Dave Tate: an Exceptionally Talented First-Rate Singer/Songwriter
Every now and again you may find that words are inadequate to describe the beauty of a CD, which makes, to use a paraphrase of one of Frank Zappas quotations, writing about music as awkward as dancing about architecture. Nevertheless Ill make an attempt to do so.
You rarely come across a CD of such exquisite quality that you are entirely enthralled by it. A CD which is always close to your sound system so you can play it daily. A CD which keeps you awake because you cant seem to get some of its passages out of your head and which, when played in company, will immediately stop all conversation and make people ask you about its artist and title. In short, a CD which will make your heart beat faster and which will dominate your musical life for a longer period of time.
The brilliant singer/songwriter who made such a CD is Dave Tate. My attention was drawn to his CD, The Solitude of Here, by a review in Heaven magazine, in which he was given high praise, which still seems like an understatement after youve heard the album. The Solitude of Here makes you feel nostalgic because it takes you back to the time of the great singer/songwriters. In some songs, such as Into Mercy or Rose, Tate sounds somewhat like a young Paul Simon, while comparisons of his voice to those of David Gates and Don McLean are obvious when he sings in a high pitched voice. In addition to that, The Solitude of Here, has the introspective, intimate quality of a Nick Drake CD.
All of these musicians have made important contributions to music in the past and I am much mistaken if Dave Tates name wont be added to this list, in time. Still he is not an epigone of the examples I mentioned above. This is due to Dave Tates talent to revive old times without wanting to sound or sounding old fashioned. Dave Tate's themes are universal but his approach is anything but that. This can already be heard in the opening track, Evensong. After you've just recovered from hearing Tates marvellous voice and virtuoso guitar-playing, a bassoon joins in to give the track an additional emotional overtone. You know youve come across something special from that moment on. The next track, Left a Mark, is a breathtakingly beautiful composition which is a perfect synthesis between vocals/guitar music and chamber music. The trio of classically trained musicians, consisting of Anne Marshall (violin), Ryan Kratsch (cello) and Joe Jones (bassoon),adds depth and dynamics to several tracks through subtle contributions. The vocal climax in Harmony, which in itself is no small feat, is intensified by superb string music by Marshall and Kratsch and in Light was Low the polyphonic cello and violin music pull right at your heartstrings.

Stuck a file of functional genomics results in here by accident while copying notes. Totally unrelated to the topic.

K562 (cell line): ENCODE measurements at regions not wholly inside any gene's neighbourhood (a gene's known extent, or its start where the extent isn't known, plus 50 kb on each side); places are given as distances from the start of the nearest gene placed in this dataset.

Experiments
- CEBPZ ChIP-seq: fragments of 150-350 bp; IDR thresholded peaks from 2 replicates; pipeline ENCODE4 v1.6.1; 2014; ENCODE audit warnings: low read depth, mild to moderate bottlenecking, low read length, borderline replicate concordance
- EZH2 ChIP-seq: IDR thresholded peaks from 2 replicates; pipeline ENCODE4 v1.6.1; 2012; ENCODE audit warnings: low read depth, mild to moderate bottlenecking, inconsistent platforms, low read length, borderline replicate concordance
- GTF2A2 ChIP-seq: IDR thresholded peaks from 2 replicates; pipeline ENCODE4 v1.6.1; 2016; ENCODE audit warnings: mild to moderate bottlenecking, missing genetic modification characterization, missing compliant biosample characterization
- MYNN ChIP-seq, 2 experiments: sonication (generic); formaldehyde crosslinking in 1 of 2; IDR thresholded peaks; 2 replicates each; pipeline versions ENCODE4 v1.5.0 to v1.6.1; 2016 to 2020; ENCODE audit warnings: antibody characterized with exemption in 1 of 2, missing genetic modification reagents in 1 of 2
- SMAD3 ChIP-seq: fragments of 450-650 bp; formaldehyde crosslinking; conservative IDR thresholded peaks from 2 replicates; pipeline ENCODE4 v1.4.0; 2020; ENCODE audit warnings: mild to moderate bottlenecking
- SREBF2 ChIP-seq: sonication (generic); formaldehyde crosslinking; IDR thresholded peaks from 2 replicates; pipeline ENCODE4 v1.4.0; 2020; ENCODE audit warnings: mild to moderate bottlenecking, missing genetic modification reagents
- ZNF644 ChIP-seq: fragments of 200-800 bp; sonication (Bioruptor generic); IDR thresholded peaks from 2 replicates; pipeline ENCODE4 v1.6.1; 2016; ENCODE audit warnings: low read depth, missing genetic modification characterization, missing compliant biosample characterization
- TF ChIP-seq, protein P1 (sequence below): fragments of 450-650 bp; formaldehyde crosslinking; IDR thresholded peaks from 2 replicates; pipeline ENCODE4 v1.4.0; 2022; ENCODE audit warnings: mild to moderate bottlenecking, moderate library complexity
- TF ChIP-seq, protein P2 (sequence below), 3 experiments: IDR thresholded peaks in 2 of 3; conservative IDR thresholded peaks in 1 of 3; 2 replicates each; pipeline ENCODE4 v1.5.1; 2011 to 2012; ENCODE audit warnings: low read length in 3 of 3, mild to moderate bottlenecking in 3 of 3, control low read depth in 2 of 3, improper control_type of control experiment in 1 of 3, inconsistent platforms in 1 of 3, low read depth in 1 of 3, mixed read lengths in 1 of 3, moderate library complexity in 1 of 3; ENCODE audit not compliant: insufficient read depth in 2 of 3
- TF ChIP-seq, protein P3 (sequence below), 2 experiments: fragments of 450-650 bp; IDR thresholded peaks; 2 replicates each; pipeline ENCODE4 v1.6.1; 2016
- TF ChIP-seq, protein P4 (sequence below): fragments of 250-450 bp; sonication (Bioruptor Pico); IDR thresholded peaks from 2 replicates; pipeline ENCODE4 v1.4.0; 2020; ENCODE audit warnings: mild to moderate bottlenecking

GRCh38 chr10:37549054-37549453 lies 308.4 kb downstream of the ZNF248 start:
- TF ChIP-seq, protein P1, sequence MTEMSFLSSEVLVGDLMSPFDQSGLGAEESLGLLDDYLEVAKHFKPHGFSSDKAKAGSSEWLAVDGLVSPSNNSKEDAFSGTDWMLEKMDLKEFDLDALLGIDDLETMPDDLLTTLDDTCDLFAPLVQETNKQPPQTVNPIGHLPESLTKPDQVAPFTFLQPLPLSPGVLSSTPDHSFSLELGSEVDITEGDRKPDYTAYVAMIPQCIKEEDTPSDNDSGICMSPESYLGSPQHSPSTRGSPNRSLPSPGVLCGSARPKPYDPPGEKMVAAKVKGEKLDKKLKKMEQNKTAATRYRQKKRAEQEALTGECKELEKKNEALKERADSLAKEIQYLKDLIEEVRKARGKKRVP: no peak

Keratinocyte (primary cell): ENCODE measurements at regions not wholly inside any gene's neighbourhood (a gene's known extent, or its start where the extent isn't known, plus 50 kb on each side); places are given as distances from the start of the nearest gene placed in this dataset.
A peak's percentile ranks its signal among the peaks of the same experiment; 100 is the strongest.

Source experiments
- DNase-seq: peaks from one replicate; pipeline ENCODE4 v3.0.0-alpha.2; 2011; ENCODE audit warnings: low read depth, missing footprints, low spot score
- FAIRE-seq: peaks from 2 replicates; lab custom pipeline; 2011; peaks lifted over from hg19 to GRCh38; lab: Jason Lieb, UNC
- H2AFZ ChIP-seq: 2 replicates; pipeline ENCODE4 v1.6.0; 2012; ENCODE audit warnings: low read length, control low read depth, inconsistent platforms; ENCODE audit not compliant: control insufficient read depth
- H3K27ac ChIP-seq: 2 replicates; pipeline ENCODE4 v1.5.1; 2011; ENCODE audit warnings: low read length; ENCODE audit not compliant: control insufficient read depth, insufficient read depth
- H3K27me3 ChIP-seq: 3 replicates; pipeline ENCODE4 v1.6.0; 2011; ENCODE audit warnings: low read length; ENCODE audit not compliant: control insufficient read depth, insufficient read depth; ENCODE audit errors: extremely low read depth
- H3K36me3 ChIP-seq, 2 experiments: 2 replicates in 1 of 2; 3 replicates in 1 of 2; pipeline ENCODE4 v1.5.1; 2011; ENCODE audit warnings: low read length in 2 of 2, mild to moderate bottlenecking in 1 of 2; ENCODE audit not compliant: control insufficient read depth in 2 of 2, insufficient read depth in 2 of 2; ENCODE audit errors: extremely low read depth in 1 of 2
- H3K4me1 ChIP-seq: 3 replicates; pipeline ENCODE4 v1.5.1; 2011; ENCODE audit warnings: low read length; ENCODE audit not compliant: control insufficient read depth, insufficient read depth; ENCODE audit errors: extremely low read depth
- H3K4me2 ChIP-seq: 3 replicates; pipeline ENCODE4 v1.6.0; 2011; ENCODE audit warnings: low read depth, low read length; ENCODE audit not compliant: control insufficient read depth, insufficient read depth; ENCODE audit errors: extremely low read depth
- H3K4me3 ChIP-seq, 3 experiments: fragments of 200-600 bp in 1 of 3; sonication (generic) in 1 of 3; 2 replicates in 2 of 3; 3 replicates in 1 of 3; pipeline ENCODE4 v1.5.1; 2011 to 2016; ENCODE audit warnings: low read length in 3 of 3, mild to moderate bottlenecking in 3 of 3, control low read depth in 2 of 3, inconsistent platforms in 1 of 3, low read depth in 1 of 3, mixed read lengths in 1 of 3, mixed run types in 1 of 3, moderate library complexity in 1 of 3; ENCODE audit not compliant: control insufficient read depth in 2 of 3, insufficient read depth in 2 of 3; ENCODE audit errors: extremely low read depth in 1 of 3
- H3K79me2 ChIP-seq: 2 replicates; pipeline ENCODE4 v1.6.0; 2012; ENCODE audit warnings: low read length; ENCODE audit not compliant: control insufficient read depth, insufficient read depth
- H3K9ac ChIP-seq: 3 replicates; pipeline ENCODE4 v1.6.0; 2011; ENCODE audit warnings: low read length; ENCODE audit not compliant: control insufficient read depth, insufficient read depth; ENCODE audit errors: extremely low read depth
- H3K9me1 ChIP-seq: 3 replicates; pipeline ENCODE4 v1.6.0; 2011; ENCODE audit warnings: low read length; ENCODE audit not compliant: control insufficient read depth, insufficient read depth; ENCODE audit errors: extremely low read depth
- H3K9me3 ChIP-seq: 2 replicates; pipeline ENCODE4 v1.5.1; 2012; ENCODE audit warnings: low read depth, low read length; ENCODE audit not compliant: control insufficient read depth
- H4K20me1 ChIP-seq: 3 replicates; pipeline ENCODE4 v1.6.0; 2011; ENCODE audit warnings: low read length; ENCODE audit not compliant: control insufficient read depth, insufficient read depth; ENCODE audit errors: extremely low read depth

But the elements which make this album into a true listening experience are Dave Tate’s voice and guitar playing. This can be heard in songs such as Light was Low, The Faucon or Rose. All songs are sung, or to put it more aptly, experienced by Tate with great intensity, which makes them get under my skin permanently. The tracks on this CD are characterized by vulnerable poignancy instead of cheap sentiment or melodrama.
Dave Tate has released this album on his own, dubbing and mastering it himself. The recordings are either unbelievably clear, or they've been made in an exceptionally good recording studio. Its hard to believe but this CD isn't distributed and can only be bought on the Internet at www.cdbaby.com/artist/davetate, where you can also listen to fragments of the album. This CD deserves to be better distributed; it should be available at every record shop. This masterpiece is worthy of a place in the singer/ songwriter Hall of Fame. I discovered that The Solitude of Here is not a nine days wonder when I got hold of Tates second album Home is in the Stars, on which he validates his exceptional talent.
Rating: 9,5 (out of 10)
Original review at www.folkforum.nl in Dutch (translation: Mijke van de Wiel)